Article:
Archive for the 'Open Access' Category

Open Monograph Press to Launch During Second International PKP Scholarly Publishing Conference, July 8-10

Posted in Open Access, Open Source Software, Publishing, Scholarly Books on June 28th, 2009

According to "Library Releasing New Publishing Tool," the Public Knowledge Project will launch its new Open Monograph Press during the Second International PKP Scholarly Publishing Conference on July 8-10.

Here's an excerpt from the Open Monograph Press home page:

Open Monograph Press, a new open source publishing product under development by the Public Knowledge Project, will establish an online workspace for publishing monographs, edited volumes, and scholarly editions, while keeping an archival record of the process (compatible with the Fedora repository). . . .

The plans for OMP also include the potential for users to set up a Social Networking Incubator and Workspace system, which would enable editors to create a workspace for authors who appear to have a potential monograph project in hand, giving the author a chance to develop ideas within an invited or more open community, before moving into a formal book proposal and submission process.

This will provide author and editor with a series of tools and spaces that will allow them to see if there is a book residing within the author's article-length work, by bringing together authors and collecting pieces for engagement and response by select communities of interest or potentially by anyone interested, at the author and editor's discretion (Access Scheduler).

Be Sociable, Share!

    Papers and Presentations from EPUB 2009—Rethinking Electronic Publishing: Innovation in Communication Paradigms and Technologies

    Posted in Open Access, Publishing, Scholarly Communication on June 28th, 2009

    Papers and presentations from EPUB 2009—Rethinking Electronic Publishing: Innovation in Communication Paradigms and Technologies are now available.

    Here's a quick selection of papers:

    Be Sociable, Share!

      University of Kansas Becomes First U.S. Public University to Pass University-Wide Open Access Policy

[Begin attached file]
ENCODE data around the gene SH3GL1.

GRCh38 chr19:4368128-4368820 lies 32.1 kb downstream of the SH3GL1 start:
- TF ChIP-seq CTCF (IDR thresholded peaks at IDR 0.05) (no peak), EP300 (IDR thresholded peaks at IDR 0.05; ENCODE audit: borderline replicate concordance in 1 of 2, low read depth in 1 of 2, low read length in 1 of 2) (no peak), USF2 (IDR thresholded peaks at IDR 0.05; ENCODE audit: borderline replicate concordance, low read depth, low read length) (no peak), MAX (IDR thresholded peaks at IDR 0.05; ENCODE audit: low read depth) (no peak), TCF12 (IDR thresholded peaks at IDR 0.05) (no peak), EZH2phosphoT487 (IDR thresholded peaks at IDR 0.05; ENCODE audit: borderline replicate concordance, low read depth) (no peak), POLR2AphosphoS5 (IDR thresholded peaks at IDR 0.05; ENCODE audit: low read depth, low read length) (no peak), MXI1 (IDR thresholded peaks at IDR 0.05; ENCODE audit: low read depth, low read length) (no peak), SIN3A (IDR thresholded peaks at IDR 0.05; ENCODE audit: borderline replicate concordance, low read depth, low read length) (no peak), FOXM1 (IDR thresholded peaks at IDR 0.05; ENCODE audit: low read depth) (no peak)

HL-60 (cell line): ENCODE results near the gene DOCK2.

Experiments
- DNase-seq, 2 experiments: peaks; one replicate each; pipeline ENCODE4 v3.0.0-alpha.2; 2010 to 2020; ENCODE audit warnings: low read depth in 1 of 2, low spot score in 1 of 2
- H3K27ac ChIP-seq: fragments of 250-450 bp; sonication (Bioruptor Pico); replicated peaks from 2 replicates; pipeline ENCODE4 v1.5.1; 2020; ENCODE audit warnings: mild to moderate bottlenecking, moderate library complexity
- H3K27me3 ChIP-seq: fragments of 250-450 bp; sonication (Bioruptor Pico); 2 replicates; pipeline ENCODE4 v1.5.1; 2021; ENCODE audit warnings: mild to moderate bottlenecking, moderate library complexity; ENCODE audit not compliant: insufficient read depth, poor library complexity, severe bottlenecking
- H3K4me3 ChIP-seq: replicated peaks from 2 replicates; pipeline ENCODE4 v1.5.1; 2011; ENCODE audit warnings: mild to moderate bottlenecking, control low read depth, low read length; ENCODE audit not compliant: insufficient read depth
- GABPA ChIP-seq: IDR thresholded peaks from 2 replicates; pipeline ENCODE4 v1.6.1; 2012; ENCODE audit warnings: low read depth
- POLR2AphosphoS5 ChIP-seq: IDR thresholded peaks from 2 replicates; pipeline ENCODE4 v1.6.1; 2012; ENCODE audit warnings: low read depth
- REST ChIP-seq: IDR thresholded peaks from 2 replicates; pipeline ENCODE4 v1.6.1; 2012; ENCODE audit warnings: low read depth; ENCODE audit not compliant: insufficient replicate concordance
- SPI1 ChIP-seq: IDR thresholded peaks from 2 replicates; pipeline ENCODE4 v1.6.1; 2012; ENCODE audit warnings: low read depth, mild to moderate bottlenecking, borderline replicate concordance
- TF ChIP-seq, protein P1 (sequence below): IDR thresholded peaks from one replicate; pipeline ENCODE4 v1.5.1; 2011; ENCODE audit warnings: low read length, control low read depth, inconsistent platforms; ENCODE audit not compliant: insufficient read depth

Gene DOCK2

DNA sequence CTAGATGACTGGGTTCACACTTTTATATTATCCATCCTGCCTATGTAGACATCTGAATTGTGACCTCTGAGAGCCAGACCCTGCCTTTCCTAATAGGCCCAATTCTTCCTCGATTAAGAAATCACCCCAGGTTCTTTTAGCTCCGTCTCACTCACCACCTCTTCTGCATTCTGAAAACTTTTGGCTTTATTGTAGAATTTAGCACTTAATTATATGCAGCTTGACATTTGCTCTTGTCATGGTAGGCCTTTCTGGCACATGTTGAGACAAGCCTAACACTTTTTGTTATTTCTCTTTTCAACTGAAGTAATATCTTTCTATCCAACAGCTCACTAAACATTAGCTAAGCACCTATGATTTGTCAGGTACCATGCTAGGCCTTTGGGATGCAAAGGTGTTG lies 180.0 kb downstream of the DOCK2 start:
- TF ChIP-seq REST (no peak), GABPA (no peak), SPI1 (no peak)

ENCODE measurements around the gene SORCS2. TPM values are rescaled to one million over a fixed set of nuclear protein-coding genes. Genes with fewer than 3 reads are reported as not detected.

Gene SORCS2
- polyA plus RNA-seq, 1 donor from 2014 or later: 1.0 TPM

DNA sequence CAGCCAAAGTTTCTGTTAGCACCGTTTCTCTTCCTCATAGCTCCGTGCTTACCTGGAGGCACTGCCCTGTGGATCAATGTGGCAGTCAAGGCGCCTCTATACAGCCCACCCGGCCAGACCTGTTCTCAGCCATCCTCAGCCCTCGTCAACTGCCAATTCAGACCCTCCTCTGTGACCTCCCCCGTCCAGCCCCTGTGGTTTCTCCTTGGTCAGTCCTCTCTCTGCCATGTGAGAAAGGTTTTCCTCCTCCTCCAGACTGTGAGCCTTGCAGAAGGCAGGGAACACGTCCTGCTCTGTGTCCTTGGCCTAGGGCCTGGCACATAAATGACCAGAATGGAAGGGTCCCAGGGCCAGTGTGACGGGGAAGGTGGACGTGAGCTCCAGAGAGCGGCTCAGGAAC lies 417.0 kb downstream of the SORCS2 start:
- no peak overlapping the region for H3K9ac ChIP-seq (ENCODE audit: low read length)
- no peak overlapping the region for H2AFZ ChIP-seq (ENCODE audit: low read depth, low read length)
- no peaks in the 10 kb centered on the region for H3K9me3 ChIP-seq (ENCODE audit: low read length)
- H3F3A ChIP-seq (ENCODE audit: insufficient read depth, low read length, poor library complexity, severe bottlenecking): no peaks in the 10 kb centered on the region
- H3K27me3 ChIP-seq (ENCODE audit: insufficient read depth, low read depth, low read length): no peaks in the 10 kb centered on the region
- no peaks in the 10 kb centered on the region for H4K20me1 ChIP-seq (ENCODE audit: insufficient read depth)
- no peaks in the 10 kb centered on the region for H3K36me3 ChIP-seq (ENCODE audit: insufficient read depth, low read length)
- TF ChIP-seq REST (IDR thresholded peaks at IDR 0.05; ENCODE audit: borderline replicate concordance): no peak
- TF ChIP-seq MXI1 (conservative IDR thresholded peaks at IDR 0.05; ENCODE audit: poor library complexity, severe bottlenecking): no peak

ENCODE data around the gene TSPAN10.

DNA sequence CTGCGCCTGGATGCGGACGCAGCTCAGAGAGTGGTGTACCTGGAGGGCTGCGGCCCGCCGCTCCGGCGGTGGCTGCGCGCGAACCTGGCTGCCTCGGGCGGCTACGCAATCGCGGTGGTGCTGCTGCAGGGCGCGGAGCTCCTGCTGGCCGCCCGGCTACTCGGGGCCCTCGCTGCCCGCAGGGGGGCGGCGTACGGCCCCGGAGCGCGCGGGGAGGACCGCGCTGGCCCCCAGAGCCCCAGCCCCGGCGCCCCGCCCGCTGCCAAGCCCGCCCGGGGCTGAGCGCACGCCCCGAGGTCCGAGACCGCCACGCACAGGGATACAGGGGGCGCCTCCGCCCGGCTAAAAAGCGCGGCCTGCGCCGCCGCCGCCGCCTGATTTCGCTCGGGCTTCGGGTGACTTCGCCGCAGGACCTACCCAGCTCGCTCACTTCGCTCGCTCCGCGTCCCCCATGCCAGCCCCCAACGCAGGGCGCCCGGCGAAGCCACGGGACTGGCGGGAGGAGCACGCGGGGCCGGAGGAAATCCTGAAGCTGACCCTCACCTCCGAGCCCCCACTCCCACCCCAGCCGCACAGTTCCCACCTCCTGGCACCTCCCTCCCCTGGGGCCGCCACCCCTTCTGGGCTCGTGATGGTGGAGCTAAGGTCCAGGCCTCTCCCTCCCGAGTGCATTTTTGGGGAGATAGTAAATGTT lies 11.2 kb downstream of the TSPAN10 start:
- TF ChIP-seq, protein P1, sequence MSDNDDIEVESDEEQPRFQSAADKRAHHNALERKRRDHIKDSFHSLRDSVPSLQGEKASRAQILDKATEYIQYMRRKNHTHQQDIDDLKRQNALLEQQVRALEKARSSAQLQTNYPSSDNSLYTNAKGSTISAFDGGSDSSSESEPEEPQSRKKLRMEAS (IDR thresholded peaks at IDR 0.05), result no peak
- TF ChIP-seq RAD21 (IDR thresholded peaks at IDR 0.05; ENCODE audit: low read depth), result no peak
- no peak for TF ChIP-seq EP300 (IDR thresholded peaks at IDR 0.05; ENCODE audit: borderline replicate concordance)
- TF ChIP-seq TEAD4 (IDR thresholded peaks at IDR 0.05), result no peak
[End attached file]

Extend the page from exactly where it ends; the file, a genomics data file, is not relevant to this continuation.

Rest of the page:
Posted in Open Access, Self-Archiving on June 28th, 2009

      The University of Kansas has become the first U.S. public university to pass a university-wide open access policy. (Thanks to Open Access News.)

      Here's an excerpt from the press release:

      Under the new faculty-initiated policy approved by Chancellor Robert Hemenway, digital copies of all articles produced by the university’s professors will be housed in KU ScholarWorks, an existing digital repository for scholarly work created by KU faculty and staff in 2005. KU ScholarWorks houses more than 4,400 articles submitted in digital formats that assure their long-term preservation.

      Professors will be allowed to seek a waiver but otherwise will be asked to provide electronic forms of all articles to the repository. KU’s Faculty Senate overwhelmingly endorsed the policy at a meeting earlier this year, but additional policy details, including the waiver process, will be developed by a senate task force in the coming academic year, said Faculty Senate President Lisa Wolf-Wendel, professor of education leadership and policy studies. The task force will be led by Ada Emmett, associate librarian for scholarly communications.

      "Academic publishing has become increasingly commercial and unavailable to other scholars, or to the general public, in recent years," said A. Townsend Peterson, distinguished professor of ecology and evolutionary biology and curator at the Natural History Museum and Biodiversity Research Center at KU. " This new policy offers a voluntary means of opening doors to much of KU's journal-based scholarship. This policy represents a first step towards a new means of scholarly communication, in which the entire global academic community has access to the totality of scholarship. We all can participate in the scholarly exchange that leads to new knowledge creation."